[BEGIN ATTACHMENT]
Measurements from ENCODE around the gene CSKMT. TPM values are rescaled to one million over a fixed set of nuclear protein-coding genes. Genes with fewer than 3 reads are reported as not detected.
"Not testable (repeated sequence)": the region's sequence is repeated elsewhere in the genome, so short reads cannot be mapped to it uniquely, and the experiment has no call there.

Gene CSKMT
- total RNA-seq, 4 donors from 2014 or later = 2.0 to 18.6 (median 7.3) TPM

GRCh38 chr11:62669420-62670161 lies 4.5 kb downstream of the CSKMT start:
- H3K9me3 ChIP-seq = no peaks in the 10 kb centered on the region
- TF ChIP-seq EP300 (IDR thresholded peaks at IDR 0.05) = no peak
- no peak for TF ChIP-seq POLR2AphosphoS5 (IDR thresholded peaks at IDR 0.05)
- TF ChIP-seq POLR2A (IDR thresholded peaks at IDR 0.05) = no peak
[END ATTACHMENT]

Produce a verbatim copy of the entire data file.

Measurements from ENCODE around the gene CSKMT. TPM values are rescaled to one million over a fixed set of nuclear protein-coding genes. Genes with fewer than 3 reads are reported as not detected.
"Not testable (repeated sequence)": the region's sequence is repeated elsewhere in the genome, so short reads cannot be mapped to it uniquely, and the experiment has no call there.

Gene CSKMT
- total RNA-seq, 4 donors from 2014 or later = 2.0 to 18.6 (median 7.3) TPM

GRCh38 chr11:62669420-62670161 lies 4.5 kb downstream of the CSKMT start:
- H3K9me3 ChIP-seq = no peaks in the 10 kb centered on the region
- TF ChIP-seq EP300 (IDR thresholded peaks at IDR 0.05) = no peak
- no peak for TF ChIP-seq POLR2AphosphoS5 (IDR thresholded peaks at IDR 0.05)
- TF ChIP-seq POLR2A (IDR thresholded peaks at IDR 0.05) = no peak